.setConfig(requestConfig)
                .setUri(url)
                .setHeader(HttpHeaders.CONTENT_TYPE, "application/json;charset=UTF-8")
                .setEntity(entity)
                .build();

   String req = "REQUEST:" + "\n" + request.getRequestLine() + "\n" + "Headers: " +
                request.getAllHeaders() + "\n" + EntityUtils.toString(entity) + "\n";


        HttpClientBuilder.create().build().withCloseable {httpClient ->

            httpClient.execute(request).withCloseable {response ->

                String res = "RESPONSE:" + "\n" + response.getStatusLine() + "\n" + "Headers: " +
                        response.getAllHeaders() + "\n" +
                        (response.getEntity() != null ? EntityUtils.toString(response.getEntity()) : "") + "\n";

                System.out.println(req + "\n"  + res );

                return Arrays.asList(req, res);
            }
        }
    }

        Map<String,Object> map = new LinkedHashMap<>();
        map.put("Param_1", "Value_1");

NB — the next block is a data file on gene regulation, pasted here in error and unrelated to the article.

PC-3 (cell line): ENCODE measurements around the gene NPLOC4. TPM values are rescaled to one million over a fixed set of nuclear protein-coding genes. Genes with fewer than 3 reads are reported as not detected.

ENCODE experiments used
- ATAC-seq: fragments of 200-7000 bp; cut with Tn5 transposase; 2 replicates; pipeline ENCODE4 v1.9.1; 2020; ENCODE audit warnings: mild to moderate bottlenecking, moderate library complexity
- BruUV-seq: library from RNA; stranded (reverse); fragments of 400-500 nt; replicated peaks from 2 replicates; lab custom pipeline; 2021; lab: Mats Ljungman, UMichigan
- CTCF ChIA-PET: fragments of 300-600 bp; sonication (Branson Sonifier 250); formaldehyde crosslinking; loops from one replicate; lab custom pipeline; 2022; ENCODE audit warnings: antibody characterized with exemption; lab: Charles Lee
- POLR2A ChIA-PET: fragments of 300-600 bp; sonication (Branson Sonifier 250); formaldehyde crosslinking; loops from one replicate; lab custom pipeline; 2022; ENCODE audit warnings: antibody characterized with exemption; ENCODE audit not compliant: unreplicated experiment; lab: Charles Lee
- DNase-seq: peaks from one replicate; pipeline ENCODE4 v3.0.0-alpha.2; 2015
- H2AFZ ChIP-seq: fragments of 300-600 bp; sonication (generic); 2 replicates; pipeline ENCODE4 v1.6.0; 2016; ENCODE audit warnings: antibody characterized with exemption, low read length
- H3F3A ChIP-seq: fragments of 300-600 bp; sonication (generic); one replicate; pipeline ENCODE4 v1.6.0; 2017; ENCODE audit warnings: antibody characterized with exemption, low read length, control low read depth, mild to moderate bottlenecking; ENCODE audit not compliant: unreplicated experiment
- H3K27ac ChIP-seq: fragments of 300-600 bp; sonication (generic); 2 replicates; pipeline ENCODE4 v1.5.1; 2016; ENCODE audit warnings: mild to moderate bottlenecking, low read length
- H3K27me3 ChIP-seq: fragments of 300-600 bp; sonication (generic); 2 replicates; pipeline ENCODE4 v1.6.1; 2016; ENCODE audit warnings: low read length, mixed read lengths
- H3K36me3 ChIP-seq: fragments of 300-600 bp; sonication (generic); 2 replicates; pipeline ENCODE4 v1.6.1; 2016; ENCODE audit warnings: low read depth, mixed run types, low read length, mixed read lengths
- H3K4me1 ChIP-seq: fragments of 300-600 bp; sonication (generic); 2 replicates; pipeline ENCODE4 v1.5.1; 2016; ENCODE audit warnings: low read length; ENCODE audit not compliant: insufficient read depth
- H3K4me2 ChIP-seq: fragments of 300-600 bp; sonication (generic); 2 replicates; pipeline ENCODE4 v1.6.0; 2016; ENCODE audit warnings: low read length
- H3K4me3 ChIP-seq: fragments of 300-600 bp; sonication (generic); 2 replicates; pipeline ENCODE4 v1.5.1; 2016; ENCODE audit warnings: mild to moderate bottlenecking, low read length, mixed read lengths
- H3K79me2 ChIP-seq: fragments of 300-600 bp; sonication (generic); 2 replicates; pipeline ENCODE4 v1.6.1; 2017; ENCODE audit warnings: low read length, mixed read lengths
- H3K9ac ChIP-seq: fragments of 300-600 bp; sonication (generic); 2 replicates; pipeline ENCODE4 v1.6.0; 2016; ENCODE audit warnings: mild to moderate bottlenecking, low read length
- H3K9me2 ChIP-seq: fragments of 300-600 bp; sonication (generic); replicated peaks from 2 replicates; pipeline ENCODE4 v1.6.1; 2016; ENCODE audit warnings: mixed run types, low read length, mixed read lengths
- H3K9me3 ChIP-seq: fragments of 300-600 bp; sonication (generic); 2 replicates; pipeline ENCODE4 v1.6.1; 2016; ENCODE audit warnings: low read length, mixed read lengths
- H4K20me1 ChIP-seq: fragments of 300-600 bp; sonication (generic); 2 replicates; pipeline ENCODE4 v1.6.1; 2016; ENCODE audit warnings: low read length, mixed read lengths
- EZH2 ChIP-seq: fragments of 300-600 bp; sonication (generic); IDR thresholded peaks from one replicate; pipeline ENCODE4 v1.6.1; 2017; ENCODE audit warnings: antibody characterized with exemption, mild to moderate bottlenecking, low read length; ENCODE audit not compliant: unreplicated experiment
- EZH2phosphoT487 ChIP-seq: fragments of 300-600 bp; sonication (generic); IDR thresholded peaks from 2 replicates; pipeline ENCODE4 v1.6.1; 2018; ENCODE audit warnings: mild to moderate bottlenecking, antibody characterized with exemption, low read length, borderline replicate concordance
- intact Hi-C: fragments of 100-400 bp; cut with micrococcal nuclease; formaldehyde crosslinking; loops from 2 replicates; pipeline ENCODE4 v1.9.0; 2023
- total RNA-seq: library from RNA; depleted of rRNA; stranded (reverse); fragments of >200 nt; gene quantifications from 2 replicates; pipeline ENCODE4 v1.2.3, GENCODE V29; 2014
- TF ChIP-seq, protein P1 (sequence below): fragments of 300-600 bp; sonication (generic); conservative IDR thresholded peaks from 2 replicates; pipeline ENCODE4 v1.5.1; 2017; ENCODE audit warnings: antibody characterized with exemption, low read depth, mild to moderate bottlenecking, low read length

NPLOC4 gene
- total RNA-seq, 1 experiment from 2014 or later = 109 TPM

map.put("Param_2", Arrays.asList(1,2,3,4));
        map.put("Param_3", Arrays.asList("a","b","c"));

List test1 = sendRequest("https://hooks.zapier.com/hooks/catch/3320164/az95by","POST", map);
log.info(Arrays.toString(test1));


The code shown above does the following:

import org.apache.http.HttpHeaders;
import org.apache.http.client.config.RequestConfig;
import org.apache.http.client.methods.HttpUriRequest;
import org.apache.http.client.methods.RequestBuilder;
import org.apache.http.impl.client.HttpClientBuilder;
import org.apache.http.util.EntityUtils;
import org.apache.http.entity.StringEntity;
import com.google.gson.Gson;
- Imports the classes required to send HTTP / HTTPS requests. These classes are imported from JAR files that are in JMeter.

List<String> sendRequest(String url, String method, Map<String,Object> body) {
}
- Declaring a method for sending a HTTP / HTTPS request.

List<String> - The type of data the method will return. A "List" is a data structure in which the data is displayed as a list. <String> means that the list can only store data with a String type. In our case, the list will contain a request and a received response that will have the data type String.